In my most recent blog post, I posed a question regarding the evolution of CAD technologies in reference to shortened time frames for product development cycles. For the soft goods industry, the term CAD or Computer Aided Design refers to a broad range of software tools that can be used to support various stages of the design process. Within the context of this article, I am addressing applications including textile design, patternmaking, pattern grading, and marker development. Basic functionality for these applications has been widely available from CAD solution providers for years. Given this background, more recent technology upgrades have centered on some of the following areas to aid efficiency.
Enhancements to existing CAD functions to improve user experience and support task automation:
Expert or smart patternmaking systems have been available for a number of years and continue to be advanced. These software tools automate or eliminate repetitive tasks by offering the ability to program macros that act as a record of a series of actions undertaken by the software user. A macro can be created for editing a pattern piece or style. Once created, the macro can be called upon for ease of editing additional patterns. In some instances, expert systems also allow the user to designate links or parent/child relationships between patterns. In this context, a change to one pattern piece is automatically executed for linked pieces and/or styles. Envision a scenario where the pattern maker needs to adjust a selection of cotton t-shirts by a given length for the current season. By employing macros or links, this action can be executed more efficiently. These capabilities are sometimes offered as an alterations strategy for a made-to-measure product as well. Macros have also been included within marker programs.
With respect to development of size ranges, software exists for the creation of grading zones or masks. Grading direction and increment is first defined for the mask. The mask can then be applied to a pattern piece and points falling within the boundaries of the mask grade accordingly. Once defined, the zone can be copied to other pattern pieces or other areas of the same pattern piece and edited if needed. An added benefit of this strategy is the ability to clearly visualize how the pattern is growing through the size range. It can also be used to help ensure consistency of grading strategy through a series of styles.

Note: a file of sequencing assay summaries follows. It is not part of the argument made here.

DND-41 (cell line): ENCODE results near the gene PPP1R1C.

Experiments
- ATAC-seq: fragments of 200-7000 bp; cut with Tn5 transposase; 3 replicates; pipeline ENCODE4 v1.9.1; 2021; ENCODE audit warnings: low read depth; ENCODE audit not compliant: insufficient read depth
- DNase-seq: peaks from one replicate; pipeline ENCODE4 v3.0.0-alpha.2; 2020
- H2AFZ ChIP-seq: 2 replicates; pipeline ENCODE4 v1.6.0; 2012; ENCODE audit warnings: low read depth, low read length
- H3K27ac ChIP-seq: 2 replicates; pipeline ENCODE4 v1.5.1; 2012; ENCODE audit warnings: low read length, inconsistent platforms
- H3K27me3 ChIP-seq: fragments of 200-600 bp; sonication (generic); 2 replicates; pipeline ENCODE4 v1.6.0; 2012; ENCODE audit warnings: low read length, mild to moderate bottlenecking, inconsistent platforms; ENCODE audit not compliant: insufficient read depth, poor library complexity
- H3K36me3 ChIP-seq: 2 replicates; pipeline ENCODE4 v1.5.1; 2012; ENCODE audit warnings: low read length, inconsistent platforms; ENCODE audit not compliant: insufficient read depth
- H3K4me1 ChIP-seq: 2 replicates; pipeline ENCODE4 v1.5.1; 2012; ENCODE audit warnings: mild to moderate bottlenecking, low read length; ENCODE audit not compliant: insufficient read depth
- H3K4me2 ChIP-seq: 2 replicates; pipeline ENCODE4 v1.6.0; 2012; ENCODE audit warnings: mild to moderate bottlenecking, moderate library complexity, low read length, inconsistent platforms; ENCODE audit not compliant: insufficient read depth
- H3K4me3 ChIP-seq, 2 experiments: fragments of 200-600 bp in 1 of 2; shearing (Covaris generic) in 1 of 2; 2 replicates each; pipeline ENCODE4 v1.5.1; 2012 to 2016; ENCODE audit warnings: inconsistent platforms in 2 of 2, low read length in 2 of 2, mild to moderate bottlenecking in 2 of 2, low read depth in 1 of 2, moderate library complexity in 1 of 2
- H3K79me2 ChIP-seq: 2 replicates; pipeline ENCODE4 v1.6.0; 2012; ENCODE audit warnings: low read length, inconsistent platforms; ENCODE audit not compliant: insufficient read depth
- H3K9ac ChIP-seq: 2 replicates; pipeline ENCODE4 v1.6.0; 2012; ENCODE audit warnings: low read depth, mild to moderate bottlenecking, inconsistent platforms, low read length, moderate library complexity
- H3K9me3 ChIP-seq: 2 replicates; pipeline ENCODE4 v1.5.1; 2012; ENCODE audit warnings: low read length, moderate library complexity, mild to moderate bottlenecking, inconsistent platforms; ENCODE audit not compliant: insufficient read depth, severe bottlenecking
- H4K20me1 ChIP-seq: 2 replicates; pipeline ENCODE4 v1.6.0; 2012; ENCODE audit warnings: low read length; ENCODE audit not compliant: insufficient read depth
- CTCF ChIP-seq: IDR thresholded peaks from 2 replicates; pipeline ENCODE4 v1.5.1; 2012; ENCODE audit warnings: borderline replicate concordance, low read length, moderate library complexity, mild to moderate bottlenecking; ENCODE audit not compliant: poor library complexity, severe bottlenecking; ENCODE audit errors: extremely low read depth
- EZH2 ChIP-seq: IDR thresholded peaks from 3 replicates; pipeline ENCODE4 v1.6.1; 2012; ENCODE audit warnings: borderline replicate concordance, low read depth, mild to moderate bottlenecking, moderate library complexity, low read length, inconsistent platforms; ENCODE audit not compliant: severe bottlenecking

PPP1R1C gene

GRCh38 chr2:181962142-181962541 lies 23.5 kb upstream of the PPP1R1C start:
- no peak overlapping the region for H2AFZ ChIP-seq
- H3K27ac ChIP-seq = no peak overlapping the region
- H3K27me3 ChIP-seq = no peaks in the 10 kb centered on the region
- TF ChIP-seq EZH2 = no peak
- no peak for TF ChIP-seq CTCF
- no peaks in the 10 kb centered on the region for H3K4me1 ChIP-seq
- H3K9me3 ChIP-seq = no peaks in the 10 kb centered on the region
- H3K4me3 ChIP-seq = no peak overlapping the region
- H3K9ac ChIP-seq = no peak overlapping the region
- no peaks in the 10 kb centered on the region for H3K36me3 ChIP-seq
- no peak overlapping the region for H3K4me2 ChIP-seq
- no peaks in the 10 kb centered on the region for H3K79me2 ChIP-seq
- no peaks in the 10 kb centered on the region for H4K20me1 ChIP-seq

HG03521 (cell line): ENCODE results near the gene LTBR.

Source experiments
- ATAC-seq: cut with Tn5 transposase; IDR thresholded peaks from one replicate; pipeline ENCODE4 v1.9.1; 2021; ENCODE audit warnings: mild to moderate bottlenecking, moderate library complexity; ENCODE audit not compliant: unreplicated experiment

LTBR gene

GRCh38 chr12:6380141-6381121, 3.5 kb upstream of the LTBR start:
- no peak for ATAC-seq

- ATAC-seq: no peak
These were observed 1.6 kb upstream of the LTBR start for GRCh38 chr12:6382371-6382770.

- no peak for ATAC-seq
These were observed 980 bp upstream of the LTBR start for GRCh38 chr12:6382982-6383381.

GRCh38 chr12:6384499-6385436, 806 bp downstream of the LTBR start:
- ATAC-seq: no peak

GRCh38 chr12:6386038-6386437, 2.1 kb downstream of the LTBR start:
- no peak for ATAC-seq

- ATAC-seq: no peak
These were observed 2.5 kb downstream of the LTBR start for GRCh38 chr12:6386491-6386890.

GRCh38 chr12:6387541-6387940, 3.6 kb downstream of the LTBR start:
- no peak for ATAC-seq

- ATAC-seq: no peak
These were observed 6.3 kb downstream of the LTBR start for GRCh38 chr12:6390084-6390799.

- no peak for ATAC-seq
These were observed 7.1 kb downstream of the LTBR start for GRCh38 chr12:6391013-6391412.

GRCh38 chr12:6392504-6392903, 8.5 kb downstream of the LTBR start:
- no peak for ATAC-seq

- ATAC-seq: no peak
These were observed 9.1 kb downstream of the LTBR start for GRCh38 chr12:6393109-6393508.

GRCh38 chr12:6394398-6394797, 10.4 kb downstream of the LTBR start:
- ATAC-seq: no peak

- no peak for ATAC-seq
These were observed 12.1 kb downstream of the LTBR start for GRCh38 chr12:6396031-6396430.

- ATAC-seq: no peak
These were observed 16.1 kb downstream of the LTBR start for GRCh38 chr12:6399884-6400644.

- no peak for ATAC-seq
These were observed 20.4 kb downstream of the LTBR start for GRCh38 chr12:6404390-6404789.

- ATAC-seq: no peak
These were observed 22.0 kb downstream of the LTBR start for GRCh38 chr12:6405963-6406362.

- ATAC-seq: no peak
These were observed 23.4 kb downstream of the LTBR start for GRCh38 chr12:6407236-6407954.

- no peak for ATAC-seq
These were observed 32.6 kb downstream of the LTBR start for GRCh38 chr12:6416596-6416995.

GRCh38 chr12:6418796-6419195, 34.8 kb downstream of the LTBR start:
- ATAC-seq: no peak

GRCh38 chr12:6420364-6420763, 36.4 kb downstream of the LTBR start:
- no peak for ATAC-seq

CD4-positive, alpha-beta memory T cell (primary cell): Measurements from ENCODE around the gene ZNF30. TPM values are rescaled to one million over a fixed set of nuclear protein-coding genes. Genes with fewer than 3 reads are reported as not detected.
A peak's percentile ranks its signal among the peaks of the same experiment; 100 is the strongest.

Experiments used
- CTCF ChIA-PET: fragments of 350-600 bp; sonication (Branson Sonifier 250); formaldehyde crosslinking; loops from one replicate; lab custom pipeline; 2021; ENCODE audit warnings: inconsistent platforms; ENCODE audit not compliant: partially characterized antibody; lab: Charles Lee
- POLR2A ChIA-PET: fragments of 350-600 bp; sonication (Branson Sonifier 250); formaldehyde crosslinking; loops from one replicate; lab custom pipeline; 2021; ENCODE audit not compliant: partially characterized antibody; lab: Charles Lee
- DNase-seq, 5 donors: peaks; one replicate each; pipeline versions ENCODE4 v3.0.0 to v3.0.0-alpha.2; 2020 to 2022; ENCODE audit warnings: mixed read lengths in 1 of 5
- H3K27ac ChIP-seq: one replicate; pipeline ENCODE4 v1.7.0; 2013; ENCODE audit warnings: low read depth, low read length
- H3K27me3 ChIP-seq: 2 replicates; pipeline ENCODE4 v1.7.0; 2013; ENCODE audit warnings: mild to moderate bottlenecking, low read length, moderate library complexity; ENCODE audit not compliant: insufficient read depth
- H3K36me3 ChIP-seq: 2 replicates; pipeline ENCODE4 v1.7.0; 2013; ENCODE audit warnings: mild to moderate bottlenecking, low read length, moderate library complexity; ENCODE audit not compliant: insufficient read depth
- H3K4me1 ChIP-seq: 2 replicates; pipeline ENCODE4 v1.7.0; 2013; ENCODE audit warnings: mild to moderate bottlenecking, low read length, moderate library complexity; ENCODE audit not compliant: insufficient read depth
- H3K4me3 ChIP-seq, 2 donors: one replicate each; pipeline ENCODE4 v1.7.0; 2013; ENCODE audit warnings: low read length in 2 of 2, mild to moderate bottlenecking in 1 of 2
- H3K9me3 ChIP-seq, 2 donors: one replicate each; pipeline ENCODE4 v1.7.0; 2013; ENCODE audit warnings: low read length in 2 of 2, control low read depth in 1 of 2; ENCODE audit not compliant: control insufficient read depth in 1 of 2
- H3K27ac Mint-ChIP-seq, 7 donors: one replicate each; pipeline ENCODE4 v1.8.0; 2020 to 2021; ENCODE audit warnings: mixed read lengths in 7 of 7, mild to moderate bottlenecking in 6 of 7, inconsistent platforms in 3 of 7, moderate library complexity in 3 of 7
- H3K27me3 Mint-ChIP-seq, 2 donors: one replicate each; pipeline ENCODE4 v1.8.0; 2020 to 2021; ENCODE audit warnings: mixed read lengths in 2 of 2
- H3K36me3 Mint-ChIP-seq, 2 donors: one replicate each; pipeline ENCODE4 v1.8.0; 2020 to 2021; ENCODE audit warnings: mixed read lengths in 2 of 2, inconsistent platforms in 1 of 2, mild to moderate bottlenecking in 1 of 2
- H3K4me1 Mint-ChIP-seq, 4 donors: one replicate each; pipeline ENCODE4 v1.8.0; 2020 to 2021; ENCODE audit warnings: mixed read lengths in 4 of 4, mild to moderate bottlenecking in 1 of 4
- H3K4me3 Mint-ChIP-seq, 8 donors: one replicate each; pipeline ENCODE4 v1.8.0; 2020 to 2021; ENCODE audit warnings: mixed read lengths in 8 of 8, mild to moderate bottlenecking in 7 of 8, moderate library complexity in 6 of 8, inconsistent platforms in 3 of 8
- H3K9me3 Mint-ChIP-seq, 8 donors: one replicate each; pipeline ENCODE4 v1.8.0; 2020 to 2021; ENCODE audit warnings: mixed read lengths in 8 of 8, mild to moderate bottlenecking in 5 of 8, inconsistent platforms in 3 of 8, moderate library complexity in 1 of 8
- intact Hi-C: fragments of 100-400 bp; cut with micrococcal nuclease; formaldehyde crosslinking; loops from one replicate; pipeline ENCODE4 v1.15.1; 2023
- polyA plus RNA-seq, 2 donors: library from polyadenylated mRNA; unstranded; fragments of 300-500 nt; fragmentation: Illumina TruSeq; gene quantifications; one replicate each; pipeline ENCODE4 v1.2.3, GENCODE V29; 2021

Integration between CAD and PLM to support accuracy and ease of transitioning data through various stages of product development:
Within the pattern and marker making modules, measurement charts and reports containing information about piece area and marker length can be automatically generated. Once generated, a chart or report can be exported to Excel or PLM (Product Lifecycle Management) software for rapid generation of technical product specifications and BOMs (Bill Of Materials). In some cases, the design team can attach color specifications, patterns, markers and even 3D images to the technical package being developed within a PLM solution. Where vendors offer software for concept development and line planning, initial style approval can trigger transition of relevant and approved product information into the product data system for further development. Down the line, information regarding products that have been approved for manufacturing can transition to ERP (Enterprise Resource Planning) systems where there is greater focus on financials, logistics, compliance and overall management of the product through the supply chain and retail setting.
Integration of color specification and management tools for informed development and accurate communication of color information: